The heartbreaking loss of 36 people and with many more injured or missing, the Oakland Ghost Ship warehouse fire resonates with queers globally.
It is devastating and unsurprising that some of those who lost their lives in the warehouse which functioned as an artists’ studio includes members of the LGBTIQA community. On 48 Hills, Marke B. describes these people as “denizens of a tight-knit scene, much of it queer and of colour, that nourished itself on DIY dedication and a true family spirit.”
The Ghost Ship operated as a haven for creative queers across the Fruitvale neighbourhood of Oakland, California. A warehouse set amongst the burgeoning upper-class bougsie Oakland skyline, the Ghost Ship was an oasis in what (somewhere between 18 and 25) young artists considered to be a barren, classist wasteland.
The New York Times reports that criminal investigations are underway in light of the Ghost Ship violating codes that state it was able to function as a warehouse, but not as a residence or for a party. The Los Angeles Times stated that there had been more than three complaints of ‘illegal activity’ including one of illegal building brought to Oakland City building and safety officials this year. Yesterday, the same site published an article which spoke to the impacts of gentrification on the Bay Area of San Francisco and ultimately pointed to investment in high-end waterfront apartments producing potentially unsafe spaces for young creatives.
The narrative of young people living, working, partying and hanging out in so-called illegal places is well documented and is not the specific focus of this blog post. Rather, as Gabe Meline of kqed.org points out ‘…for many of us, these spaces are what have kept us alive. In a world that demands its inhabitants to be a certain way, think a certain way, or live a certain way, we gravitate to the spaces that say: Welcome. Be yourself. For the tormented queer, the bullied punk, the beaten trans, the spat-upon white trash, the disenfranchised immigrants and young people of colour, these spaces are a haven of understanding in a world that doesn’t understand — or can’t, or doesn’t seem to want to try.’
Emerging details of those who did not survive the Ghost Ship fire indicate that at least three transpeople were unable to escape the blaze. It is little wonder that transpeople find community in these physically unsafe places when The National Centre for Transgender Equality shows one in five trans people face discrimination when looking for a home and one in ten have been evicted because of their gender identity. These figures are replicated in an Australian and New Zealand context which speaks to the overwhelming marginalisation of gender non-conforming youth in a global sense.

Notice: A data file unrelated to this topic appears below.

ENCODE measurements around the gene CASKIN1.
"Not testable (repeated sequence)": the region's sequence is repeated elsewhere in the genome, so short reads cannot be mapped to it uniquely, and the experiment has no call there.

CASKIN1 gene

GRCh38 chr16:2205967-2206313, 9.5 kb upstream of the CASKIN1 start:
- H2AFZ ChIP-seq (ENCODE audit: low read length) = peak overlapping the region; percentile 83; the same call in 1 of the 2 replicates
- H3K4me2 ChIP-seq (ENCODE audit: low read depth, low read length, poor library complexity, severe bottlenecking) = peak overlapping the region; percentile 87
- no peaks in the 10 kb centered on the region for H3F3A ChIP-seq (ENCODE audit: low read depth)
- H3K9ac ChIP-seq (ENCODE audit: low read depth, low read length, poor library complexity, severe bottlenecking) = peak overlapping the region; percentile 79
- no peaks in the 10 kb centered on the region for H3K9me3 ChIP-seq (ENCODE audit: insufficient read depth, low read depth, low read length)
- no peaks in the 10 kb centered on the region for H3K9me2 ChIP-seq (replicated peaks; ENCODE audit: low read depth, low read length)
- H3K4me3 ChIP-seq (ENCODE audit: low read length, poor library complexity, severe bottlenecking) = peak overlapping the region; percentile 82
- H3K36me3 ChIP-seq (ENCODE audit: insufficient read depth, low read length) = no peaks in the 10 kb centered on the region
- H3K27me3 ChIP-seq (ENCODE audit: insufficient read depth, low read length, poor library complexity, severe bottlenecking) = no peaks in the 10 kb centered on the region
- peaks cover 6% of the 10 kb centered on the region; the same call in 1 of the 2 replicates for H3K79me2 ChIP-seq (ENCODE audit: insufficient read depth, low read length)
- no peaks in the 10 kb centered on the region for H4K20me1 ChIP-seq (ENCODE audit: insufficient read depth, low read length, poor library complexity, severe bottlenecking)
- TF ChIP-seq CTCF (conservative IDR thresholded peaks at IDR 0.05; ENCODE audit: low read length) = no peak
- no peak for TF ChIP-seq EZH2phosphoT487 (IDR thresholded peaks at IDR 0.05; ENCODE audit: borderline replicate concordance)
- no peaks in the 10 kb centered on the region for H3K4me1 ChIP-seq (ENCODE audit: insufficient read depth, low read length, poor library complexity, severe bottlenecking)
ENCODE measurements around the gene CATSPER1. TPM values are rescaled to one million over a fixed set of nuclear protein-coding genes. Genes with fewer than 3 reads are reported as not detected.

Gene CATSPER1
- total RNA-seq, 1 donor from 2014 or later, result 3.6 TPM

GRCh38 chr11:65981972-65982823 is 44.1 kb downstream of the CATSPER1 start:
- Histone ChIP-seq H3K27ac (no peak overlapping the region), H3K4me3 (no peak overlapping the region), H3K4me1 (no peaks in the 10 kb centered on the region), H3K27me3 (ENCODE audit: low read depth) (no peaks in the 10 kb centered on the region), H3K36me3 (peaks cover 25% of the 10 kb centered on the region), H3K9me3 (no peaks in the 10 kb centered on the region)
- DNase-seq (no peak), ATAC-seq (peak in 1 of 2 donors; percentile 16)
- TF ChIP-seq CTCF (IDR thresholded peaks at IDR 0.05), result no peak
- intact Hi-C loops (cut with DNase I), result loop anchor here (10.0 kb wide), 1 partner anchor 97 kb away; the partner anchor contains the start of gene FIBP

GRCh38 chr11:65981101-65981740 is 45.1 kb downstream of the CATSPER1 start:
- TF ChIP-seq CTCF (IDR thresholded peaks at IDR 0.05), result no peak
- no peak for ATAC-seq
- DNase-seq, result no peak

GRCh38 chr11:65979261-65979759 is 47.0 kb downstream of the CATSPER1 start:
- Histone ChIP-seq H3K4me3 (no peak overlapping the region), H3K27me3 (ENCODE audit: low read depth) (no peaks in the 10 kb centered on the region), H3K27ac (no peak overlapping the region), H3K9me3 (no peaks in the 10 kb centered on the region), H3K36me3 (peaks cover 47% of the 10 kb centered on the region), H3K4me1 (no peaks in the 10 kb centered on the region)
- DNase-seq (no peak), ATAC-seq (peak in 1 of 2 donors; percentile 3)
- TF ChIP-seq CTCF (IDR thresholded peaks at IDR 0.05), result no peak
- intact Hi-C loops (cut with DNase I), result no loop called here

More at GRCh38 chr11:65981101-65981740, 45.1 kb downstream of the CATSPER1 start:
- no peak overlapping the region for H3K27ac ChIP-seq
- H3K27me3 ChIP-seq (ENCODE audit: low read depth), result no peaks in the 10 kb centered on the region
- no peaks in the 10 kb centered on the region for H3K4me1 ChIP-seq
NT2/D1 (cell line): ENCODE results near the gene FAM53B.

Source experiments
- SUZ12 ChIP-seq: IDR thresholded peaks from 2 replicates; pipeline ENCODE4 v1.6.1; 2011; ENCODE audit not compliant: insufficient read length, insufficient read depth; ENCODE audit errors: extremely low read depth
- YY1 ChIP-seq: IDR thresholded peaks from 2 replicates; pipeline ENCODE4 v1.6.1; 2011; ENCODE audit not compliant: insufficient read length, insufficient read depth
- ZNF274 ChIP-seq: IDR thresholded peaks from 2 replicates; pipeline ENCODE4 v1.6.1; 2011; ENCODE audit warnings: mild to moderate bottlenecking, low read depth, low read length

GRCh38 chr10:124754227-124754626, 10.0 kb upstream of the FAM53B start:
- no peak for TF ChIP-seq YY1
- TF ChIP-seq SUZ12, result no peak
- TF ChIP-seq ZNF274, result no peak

Where no funding and outright transphobia constrain opportunities to create safe(r) spaces for queer people, places like the Oakland Ghost Ship warehouse are where queer folk gather because they are friendly and inclusive but, come with physical risk of harm. Kimya Dawson, an American musician posted to Facebook ‘…we meet in warehouses. Where we can just love on each other and escape from all the scariness and sadness. We take care of each other in our unsafe spaces that can feel so much safer than your safest spaces. Imagine you were on a sinking ship. And there is only one lifeboat. And someone screams that there is a chance the lifeboat might tip over. You’ll take that chance…. We’re not trying to put each other in danger. We are trying to save each other’s lives. We love each other so much.’
Queer people are, and have always been, claiming space. They do this not only in punk scenes but in relevant streets, buildings, rural and urban places. These stories of creating safe(r) spaces in unsafe places are at the heart of a DIY punk ethic; the building itself does not constitute safety, but the bodies who make it up do. The bodies are that which bring a space into being. And so, safe(r) spaces are temporal and mobile, they are generated around bodies and pulled apart where necessary. As Tammy Thomas writes ‘the most important safe space in my life is the one that travels with me, the one that’s made of my friends and our broader social network. When I’m part of a group of other gender and sexually diverse people I am at my safest.’
According to my observations as a researcher and contributor, and as a woman in the punk scene, there is a nuance of participatory action that points to the affect of fear, of feeling fearful, as an embedded distinction of safety. As a product of fear, the experience of any particular environment varies across individuals and genders (Mazey and Lee 1983; Tuan 1974). While gendered spaces have been documented extensively in ‘leisurescapes’ and critical geographies, very little empirical research has been recorded that describes queer(ed) spatialities and their relationship to safety.
And while much of mainstream media reports on the irresponsibility of warehouse managers and tenants to gain permits and allowing inspections of these warehouse spaces, little is mentioned in the way of inevitable eviction if they had done so. The punks who sought refuge in Ghost Ship would have one less place to be themselves. “If you can’t afford to buy a million-dollar home, then you can’t afford to live in this city unless you’re willing to risk your safety,” housing rights activist María Poblet told The Guardian, “And that’s unconscionable.”